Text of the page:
The Irving Residence
Looking at the side of the Irving hosue and garage.
Another good look at the well shaded Irving House
Irving House with the street light. The design looks very Wright indeed, though I couldn’t find any documentation that it was designed by Wright.
William Allin Storrer tells a very interesting story of this house. This home was designed in 1909 and was the last home that Wright worked on before leaving for Europe with Mamah Cheney. It was one of the few homes where Wright was given a complete free hand. He designed the home, the furnishings and even the uniforms worn by the servants. Construction on the home started in 1910 and was overseen by Marion Mahony and Hermann von Holst who worked in Wright’s firm and took up many of his commissions after he skipped town for Europe. Walter Burley Griffin designed the landscape for the home. There were some changes made to the design in Wright’s absensce.
The detached Irving Garage behind the main house.
A close-up of the garage
Definitely one of my favorite things about this home is the street on which it is located. Decatur, Illinois is a prairie town if I’ve ever seen one. Its flat and surrounded by farmland on every side. Millikin Place is a street that is devoted almost entirely to prairie style homes. The Irving house was designed by Wright and built by Mahony and van Holst. The Mueller house next door was designed and built by Mahony and van Holst. A friend wrote me that he’d done some research and found that there are some drawings of some of the furnishings in the Mueller house in the Frank Lloyd Wright archives. That seems to lead to the conclusion that he did have a start on the drawings for the home and Mahoney and von Holst finished the design. Even the homes down the street fit right in with these two beautiful homes.
The Mueller House
Another look at the Mueller House
A third look at Mueller
The home on the far side of the Irving Residence
Another look at the house at the end of the street.
This home totally fits in with the others on the street.
The huge house across the street is completely out of place. It looks like the Adams Family house. It is interesting, but for once it looks totally out of place in the presence of organic homes on the block. A knowledgeable friend has told me that this is the Millikin mansion. He has taken a tour of the home and says it is very interesting to the point of being somewhat commical. The docents dress in period clothing and show off every detail of the home. All of the homes pictured above are on property that was originally part of the plot of land for the Millikin mansion.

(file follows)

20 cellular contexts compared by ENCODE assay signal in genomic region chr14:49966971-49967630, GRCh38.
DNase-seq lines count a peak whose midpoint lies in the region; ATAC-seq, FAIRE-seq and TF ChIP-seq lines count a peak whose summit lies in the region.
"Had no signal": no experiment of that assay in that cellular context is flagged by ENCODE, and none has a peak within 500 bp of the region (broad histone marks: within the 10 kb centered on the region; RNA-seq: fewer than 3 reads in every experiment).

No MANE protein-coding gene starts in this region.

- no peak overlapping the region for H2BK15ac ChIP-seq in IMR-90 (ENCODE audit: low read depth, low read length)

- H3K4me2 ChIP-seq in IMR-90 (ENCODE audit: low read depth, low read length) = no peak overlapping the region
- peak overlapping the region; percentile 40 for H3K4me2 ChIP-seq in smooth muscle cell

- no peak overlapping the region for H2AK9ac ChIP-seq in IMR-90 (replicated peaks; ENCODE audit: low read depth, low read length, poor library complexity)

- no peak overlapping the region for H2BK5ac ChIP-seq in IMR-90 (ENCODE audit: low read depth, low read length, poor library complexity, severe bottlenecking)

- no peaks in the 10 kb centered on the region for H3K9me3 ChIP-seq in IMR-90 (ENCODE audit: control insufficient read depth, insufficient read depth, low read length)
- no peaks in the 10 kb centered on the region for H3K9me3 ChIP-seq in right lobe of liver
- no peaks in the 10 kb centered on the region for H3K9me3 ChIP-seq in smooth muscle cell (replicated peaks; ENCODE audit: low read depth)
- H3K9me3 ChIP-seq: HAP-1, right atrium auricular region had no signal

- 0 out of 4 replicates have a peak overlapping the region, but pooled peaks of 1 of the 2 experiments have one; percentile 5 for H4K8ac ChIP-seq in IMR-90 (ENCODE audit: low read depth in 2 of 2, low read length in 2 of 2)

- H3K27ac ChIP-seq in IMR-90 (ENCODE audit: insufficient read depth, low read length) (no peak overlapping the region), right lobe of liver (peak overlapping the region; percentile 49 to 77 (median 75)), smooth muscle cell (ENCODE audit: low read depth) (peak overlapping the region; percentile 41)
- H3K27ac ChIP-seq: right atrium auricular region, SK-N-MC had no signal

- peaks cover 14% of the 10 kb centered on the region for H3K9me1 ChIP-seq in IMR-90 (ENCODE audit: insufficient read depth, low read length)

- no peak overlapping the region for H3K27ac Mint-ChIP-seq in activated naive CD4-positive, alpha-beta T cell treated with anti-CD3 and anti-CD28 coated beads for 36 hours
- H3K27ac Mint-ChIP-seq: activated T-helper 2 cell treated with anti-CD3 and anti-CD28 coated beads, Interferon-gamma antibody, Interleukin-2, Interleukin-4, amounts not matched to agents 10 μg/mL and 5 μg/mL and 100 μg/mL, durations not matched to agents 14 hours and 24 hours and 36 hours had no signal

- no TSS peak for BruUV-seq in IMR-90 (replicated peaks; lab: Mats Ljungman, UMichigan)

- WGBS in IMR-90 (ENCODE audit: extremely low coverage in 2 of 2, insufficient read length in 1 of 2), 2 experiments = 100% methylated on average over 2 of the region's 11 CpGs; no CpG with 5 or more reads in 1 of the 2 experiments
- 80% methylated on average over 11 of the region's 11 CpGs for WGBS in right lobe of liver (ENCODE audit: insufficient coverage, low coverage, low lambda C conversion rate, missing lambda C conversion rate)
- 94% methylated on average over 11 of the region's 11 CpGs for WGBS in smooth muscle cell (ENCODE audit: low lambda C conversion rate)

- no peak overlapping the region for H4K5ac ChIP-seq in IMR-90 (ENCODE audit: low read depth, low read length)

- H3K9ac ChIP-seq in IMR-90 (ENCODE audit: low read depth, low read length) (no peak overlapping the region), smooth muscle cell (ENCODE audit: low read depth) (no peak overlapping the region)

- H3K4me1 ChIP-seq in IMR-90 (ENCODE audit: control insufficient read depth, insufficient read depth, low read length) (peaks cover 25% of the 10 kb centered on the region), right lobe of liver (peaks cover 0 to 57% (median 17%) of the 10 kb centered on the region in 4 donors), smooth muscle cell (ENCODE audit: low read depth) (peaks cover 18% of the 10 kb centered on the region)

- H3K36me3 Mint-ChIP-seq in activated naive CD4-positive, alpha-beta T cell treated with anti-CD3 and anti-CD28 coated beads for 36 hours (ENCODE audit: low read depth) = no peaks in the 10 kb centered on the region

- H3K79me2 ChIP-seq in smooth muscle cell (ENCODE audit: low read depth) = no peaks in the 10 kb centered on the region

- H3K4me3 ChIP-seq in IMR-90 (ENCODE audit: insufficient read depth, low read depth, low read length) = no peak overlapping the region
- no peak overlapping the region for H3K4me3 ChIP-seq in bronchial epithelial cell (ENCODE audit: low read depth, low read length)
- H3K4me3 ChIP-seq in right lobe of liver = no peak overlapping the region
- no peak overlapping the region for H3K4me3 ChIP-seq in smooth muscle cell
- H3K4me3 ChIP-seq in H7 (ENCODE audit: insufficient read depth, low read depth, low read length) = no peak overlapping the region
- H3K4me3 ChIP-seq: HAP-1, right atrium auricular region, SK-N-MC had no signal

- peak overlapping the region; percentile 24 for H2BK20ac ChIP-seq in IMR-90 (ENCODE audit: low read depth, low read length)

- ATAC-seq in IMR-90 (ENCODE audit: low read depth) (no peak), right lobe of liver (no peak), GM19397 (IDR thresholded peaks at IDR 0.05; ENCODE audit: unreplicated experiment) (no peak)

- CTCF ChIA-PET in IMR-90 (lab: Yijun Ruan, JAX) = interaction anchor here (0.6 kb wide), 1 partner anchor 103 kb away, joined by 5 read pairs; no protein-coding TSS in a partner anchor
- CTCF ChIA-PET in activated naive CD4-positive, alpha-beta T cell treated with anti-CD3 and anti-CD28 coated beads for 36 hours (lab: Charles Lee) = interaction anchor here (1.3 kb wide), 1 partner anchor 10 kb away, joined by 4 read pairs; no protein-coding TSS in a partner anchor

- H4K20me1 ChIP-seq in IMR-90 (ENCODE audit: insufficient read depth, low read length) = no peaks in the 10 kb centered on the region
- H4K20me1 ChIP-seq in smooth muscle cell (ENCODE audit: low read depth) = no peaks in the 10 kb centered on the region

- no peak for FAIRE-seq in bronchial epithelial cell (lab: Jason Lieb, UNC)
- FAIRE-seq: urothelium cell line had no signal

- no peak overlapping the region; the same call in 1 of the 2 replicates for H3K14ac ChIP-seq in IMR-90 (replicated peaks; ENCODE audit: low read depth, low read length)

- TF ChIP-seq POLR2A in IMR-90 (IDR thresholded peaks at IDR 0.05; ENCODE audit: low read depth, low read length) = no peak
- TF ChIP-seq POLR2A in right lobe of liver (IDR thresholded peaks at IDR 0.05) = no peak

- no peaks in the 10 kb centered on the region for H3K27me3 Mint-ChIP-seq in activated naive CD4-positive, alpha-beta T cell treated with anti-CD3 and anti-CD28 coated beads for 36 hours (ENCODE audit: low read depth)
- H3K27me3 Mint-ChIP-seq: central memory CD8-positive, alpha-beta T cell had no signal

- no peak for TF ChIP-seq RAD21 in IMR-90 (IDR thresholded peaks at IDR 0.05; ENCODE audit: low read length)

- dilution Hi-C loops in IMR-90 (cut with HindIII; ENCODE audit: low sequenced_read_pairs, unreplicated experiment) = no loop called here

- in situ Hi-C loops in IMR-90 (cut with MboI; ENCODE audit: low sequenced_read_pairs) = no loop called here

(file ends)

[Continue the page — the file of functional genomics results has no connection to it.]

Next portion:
The Millikin mansion across the street from the Irving residence. It is under renovation and was not open for tours. The signs were covered when I got there and I couldn’t get much information about it. .
This is the guest house for the Millikin Mansion.
Another look at the Millikin Mansion. If you look carefully, you can see Mortitia and Gomez Adams peeking out through one of the tower windows. ;) Just kidding…
I don’t know who designed the pillars at the end of the street or the light fixtures, but I sure like the way it sets the tone for the neighborhood.
Pillars at the entrance of Millikin Place
Another view of the pillars and lamps
Nice street sign, eh?
The entry to the street
Mrs. Irving lived in the home until 1950 and it has had many owners since. According to Storrer, the interior has been updated and modernized.